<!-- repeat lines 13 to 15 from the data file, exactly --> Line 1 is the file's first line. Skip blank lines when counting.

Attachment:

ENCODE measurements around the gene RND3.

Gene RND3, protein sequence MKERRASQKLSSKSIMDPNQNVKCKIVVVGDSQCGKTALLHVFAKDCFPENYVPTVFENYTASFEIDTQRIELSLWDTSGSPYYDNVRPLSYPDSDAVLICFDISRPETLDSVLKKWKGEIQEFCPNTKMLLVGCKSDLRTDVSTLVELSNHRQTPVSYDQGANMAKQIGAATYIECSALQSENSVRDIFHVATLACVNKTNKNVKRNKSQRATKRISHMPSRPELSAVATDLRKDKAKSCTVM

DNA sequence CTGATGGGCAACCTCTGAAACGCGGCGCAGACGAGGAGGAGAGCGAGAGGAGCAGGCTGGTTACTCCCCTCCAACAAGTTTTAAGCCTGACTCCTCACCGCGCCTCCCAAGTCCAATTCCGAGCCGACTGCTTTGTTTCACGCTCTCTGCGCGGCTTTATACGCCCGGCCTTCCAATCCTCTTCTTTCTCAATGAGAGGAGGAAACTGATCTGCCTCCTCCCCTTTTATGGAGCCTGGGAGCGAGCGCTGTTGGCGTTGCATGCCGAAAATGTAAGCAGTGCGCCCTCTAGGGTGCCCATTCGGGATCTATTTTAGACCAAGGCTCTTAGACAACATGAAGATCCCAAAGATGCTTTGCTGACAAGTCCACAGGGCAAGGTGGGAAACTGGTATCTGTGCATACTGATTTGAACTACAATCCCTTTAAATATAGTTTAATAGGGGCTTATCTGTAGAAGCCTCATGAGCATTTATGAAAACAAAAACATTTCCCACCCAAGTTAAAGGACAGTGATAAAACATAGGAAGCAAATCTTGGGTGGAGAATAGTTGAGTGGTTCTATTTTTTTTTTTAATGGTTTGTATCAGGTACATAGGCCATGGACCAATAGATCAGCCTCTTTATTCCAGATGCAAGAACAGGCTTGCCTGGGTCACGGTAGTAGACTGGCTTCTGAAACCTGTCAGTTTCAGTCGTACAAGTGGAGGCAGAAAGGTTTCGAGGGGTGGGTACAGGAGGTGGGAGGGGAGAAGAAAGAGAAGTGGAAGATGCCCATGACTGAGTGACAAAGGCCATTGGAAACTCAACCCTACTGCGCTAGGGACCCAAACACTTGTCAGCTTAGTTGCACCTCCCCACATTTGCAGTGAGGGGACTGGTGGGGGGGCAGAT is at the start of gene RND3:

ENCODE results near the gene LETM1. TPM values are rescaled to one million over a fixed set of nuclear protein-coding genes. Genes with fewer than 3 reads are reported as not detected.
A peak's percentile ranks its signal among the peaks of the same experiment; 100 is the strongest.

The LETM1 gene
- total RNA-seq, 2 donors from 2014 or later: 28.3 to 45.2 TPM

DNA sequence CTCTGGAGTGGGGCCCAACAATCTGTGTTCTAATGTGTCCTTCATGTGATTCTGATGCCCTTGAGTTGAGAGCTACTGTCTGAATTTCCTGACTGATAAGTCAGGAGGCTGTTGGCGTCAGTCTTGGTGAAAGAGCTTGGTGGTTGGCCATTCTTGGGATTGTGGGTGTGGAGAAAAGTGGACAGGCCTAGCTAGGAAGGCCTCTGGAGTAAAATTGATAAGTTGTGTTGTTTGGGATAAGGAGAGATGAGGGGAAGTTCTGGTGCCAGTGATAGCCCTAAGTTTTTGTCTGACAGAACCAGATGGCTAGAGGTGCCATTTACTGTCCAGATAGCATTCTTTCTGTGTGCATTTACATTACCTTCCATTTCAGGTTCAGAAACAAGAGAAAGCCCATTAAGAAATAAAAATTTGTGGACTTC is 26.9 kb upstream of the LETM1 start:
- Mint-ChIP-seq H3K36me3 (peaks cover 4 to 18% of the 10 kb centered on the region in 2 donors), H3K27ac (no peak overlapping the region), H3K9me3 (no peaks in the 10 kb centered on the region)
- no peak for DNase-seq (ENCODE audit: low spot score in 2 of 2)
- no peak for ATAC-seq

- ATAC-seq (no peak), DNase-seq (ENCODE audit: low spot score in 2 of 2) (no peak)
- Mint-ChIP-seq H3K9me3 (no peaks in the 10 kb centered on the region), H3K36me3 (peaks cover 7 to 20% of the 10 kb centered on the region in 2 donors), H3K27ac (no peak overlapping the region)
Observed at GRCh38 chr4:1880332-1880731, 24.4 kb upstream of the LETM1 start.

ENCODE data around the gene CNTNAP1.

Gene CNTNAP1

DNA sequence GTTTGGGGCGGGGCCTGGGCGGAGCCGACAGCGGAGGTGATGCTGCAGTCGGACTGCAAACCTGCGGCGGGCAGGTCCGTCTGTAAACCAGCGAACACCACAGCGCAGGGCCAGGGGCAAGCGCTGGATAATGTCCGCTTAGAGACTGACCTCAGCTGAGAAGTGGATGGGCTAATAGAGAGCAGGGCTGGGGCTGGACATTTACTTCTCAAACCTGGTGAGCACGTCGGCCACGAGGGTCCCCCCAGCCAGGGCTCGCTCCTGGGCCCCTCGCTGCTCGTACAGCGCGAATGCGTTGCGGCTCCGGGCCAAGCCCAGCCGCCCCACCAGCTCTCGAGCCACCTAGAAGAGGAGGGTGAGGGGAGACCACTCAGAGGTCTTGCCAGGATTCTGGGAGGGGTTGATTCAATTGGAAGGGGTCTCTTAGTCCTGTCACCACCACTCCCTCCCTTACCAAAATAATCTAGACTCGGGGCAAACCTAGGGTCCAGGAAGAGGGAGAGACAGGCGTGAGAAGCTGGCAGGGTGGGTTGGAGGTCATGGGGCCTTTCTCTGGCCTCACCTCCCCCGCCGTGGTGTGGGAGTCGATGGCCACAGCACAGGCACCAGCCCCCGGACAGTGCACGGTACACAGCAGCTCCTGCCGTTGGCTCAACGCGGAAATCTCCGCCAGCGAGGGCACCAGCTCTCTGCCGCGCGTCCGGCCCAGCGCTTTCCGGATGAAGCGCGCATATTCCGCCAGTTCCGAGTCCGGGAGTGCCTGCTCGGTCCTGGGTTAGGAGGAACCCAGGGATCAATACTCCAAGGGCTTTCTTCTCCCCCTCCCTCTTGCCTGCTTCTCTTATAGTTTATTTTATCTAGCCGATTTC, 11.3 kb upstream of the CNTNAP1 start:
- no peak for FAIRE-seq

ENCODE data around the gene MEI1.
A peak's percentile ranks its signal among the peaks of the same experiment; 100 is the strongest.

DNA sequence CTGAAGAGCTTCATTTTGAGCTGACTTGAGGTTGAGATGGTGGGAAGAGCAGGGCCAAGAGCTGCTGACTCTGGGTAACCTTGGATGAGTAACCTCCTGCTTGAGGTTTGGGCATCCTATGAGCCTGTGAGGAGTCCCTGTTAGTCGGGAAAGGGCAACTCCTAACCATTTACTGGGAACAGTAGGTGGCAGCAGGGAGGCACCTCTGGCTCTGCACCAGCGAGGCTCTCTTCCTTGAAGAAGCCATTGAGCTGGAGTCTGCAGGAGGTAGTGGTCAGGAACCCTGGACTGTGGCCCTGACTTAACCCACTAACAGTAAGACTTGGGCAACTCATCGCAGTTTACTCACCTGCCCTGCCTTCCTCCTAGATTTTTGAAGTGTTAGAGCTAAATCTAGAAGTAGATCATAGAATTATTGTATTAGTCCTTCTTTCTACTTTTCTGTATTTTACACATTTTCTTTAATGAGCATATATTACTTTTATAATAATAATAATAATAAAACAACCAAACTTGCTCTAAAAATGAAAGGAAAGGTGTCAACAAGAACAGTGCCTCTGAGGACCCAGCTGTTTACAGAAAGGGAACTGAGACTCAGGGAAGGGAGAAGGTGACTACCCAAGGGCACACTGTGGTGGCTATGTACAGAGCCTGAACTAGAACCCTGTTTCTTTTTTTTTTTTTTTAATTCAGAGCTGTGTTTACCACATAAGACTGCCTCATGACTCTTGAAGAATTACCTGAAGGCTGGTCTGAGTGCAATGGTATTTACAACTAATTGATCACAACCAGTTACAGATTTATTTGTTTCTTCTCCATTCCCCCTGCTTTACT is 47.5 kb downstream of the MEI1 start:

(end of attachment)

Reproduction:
- Mint-ChIP-seq H3K9me3 (no peaks in the 10 kb centered on the region), H3K36me3 (peaks cover 7 to 20% of the 10 kb centered on the region in 2 donors), H3K27ac (no peak overlapping the region)
Observed at GRCh38 chr4:1880332-1880731, 24.4 kb upstream of the LETM1 start.

ENCODE data around the gene CNTNAP1.